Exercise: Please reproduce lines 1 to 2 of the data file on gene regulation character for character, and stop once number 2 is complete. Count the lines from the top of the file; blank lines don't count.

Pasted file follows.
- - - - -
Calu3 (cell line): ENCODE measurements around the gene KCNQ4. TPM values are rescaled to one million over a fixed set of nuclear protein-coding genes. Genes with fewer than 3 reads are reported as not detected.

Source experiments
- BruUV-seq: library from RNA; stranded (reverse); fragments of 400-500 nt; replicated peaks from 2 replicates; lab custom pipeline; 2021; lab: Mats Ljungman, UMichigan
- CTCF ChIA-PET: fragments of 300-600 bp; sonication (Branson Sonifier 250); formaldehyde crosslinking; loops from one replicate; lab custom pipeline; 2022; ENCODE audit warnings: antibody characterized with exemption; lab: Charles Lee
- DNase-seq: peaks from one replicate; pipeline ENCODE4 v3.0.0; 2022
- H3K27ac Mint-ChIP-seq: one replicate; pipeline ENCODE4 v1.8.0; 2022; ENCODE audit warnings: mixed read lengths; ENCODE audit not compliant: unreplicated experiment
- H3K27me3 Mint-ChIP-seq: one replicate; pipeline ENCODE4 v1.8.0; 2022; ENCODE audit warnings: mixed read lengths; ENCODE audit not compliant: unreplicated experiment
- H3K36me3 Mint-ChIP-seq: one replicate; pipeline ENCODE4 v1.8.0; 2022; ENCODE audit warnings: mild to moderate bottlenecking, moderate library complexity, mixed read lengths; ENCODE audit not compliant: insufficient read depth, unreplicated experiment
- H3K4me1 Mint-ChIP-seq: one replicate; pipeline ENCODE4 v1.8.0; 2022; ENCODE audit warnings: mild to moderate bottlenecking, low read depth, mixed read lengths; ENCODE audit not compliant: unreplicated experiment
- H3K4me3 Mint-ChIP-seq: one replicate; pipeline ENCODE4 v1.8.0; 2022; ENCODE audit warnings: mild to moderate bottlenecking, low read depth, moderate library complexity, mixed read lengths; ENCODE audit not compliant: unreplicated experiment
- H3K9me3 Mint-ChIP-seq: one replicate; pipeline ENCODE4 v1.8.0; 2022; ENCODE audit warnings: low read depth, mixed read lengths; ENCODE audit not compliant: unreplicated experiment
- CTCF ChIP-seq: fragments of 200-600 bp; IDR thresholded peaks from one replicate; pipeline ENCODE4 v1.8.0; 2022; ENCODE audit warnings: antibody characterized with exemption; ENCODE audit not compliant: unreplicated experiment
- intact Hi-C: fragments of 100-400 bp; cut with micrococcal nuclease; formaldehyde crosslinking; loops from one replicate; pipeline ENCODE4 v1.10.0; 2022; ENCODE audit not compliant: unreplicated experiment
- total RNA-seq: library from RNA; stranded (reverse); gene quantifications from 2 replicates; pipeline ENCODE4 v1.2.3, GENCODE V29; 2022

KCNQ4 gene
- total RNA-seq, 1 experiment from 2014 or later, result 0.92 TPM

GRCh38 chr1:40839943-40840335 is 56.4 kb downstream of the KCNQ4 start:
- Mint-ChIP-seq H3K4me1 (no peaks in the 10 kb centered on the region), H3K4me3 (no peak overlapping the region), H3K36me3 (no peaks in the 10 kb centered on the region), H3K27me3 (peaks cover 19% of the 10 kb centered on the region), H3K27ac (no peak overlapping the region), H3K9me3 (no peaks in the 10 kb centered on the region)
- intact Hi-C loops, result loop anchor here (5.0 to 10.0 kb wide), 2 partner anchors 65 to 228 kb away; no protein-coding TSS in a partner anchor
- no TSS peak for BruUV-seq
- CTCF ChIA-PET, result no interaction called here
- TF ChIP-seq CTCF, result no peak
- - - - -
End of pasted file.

Calu3 (cell line): ENCODE measurements around the gene KCNQ4. TPM values are rescaled to one million over a fixed set of nuclear protein-coding genes. Genes with fewer than 3 reads are reported as not detected.

Source experiments